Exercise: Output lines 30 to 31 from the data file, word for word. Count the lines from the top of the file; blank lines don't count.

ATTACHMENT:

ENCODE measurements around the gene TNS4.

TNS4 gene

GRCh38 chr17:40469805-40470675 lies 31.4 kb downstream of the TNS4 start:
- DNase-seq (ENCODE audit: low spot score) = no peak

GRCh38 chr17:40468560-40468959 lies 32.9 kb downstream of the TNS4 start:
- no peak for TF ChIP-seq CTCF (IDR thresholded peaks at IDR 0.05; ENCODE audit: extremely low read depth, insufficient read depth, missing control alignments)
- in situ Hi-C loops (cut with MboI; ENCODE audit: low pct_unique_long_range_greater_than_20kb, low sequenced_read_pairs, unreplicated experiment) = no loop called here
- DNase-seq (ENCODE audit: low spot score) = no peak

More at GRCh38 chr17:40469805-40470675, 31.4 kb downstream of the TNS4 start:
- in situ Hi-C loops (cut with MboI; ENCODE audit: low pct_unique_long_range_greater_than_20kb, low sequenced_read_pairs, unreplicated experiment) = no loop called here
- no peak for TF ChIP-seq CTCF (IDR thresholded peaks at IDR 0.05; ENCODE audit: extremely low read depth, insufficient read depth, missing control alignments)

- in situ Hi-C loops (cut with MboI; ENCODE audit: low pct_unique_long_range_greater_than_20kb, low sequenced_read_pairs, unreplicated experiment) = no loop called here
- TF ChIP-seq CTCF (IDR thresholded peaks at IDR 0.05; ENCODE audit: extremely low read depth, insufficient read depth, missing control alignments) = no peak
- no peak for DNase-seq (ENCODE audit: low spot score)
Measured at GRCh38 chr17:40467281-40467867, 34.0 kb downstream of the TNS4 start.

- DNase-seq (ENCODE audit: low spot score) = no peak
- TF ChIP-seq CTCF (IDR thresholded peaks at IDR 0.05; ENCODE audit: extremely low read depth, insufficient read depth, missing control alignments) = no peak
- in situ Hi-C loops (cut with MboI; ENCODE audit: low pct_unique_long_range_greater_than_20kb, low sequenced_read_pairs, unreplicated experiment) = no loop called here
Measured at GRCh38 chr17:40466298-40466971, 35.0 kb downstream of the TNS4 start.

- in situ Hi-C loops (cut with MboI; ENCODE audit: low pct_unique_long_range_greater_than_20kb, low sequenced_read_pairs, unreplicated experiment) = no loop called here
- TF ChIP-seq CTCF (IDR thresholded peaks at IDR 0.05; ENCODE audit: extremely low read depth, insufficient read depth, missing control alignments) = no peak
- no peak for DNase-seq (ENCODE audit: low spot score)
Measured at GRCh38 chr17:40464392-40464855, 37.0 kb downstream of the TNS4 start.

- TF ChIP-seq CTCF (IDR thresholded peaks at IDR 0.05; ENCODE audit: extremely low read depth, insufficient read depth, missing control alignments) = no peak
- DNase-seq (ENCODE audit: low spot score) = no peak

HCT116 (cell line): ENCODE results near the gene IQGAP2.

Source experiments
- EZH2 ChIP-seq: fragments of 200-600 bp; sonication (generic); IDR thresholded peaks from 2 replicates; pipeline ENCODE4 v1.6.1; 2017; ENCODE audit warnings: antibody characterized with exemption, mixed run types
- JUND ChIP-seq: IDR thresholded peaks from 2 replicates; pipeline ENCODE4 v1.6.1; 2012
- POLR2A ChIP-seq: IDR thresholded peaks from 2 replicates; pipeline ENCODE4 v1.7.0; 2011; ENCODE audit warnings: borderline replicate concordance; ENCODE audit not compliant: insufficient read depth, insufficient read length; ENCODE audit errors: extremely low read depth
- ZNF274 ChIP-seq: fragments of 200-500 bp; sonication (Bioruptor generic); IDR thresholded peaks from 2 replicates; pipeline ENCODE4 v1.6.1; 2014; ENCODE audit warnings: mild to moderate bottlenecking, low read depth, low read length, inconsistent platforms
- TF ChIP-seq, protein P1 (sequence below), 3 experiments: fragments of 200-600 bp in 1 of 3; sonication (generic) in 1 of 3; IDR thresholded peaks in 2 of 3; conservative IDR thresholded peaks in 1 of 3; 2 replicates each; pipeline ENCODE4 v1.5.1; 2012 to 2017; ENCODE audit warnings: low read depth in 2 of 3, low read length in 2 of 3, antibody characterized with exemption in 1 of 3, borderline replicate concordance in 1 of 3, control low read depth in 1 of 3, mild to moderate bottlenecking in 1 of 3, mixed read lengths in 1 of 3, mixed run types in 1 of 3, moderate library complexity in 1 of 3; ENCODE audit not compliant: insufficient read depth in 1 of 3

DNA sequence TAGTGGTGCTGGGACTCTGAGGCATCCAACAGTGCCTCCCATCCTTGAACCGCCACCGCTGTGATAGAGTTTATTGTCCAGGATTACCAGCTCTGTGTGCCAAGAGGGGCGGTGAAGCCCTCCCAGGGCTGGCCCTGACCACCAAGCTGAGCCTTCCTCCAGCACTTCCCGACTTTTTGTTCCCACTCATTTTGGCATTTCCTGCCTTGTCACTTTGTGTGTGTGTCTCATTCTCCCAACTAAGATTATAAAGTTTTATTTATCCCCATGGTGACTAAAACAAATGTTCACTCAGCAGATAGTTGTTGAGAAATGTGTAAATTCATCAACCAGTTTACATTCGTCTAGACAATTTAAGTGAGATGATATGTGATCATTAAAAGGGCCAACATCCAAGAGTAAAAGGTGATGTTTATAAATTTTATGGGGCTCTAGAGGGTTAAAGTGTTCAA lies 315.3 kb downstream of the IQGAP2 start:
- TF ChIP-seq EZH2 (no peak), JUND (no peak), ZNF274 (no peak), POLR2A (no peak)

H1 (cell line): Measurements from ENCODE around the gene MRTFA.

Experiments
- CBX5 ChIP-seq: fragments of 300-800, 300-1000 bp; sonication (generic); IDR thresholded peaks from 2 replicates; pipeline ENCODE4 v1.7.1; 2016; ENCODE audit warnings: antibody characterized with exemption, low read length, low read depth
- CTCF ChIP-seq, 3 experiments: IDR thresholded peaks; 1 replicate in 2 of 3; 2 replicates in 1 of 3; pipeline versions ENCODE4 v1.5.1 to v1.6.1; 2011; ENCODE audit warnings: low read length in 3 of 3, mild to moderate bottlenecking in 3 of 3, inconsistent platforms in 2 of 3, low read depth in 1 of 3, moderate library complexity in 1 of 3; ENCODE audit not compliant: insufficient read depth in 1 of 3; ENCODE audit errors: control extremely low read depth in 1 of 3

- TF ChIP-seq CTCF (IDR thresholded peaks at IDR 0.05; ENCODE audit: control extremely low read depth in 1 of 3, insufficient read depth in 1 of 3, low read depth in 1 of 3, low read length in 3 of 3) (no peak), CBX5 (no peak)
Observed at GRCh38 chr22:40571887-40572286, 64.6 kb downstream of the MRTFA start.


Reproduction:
- POLR2A ChIP-seq: IDR thresholded peaks from 2 replicates; pipeline ENCODE4 v1.7.0; 2011; ENCODE audit warnings: borderline replicate concordance; ENCODE audit not compliant: insufficient read depth, insufficient read length; ENCODE audit errors: extremely low read depth
- ZNF274 ChIP-seq: fragments of 200-500 bp; sonication (Bioruptor generic); IDR thresholded peaks from 2 replicates; pipeline ENCODE4 v1.6.1; 2014; ENCODE audit warnings: mild to moderate bottlenecking, low read depth, low read length, inconsistent platforms